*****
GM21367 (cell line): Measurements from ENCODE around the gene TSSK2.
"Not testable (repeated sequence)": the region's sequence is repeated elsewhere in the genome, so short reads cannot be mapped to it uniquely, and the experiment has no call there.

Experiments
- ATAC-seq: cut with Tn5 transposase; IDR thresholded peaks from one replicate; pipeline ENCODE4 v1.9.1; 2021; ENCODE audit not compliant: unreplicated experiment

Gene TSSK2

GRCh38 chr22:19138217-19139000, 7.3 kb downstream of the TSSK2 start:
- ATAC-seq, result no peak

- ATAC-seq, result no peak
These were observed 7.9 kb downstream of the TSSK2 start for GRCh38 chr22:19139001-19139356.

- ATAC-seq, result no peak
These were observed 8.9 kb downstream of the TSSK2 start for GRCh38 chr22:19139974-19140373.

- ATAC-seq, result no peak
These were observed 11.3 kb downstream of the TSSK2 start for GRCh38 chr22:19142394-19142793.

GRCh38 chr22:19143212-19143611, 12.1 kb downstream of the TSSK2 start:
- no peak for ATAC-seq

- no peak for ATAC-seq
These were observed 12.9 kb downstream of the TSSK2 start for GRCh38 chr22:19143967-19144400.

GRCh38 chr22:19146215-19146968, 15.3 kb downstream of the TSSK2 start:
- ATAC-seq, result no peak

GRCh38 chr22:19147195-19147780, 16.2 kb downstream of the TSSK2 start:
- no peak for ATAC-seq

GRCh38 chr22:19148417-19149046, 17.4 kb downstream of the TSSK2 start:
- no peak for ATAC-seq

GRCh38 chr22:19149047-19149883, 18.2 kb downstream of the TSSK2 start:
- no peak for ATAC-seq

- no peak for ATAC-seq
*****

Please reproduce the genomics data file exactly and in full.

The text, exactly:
GM21367 (cell line): Measurements from ENCODE around the gene TSSK2.
"Not testable (repeated sequence)": the region's sequence is repeated elsewhere in the genome, so short reads cannot be mapped to it uniquely, and the experiment has no call there.

Experiments
- ATAC-seq: cut with Tn5 transposase; IDR thresholded peaks from one replicate; pipeline ENCODE4 v1.9.1; 2021; ENCODE audit not compliant: unreplicated experiment

Gene TSSK2

GRCh38 chr22:19138217-19139000, 7.3 kb downstream of the TSSK2 start:
- ATAC-seq, result no peak

- ATAC-seq, result no peak
These were observed 7.9 kb downstream of the TSSK2 start for GRCh38 chr22:19139001-19139356.

- ATAC-seq, result no peak
These were observed 8.9 kb downstream of the TSSK2 start for GRCh38 chr22:19139974-19140373.

- ATAC-seq, result no peak
These were observed 11.3 kb downstream of the TSSK2 start for GRCh38 chr22:19142394-19142793.

GRCh38 chr22:19143212-19143611, 12.1 kb downstream of the TSSK2 start:
- no peak for ATAC-seq

- no peak for ATAC-seq
These were observed 12.9 kb downstream of the TSSK2 start for GRCh38 chr22:19143967-19144400.

GRCh38 chr22:19146215-19146968, 15.3 kb downstream of the TSSK2 start:
- ATAC-seq, result no peak

GRCh38 chr22:19147195-19147780, 16.2 kb downstream of the TSSK2 start:
- no peak for ATAC-seq

GRCh38 chr22:19148417-19149046, 17.4 kb downstream of the TSSK2 start:
- no peak for ATAC-seq

GRCh38 chr22:19149047-19149883, 18.2 kb downstream of the TSSK2 start:
- no peak for ATAC-seq

- no peak for ATAC-seq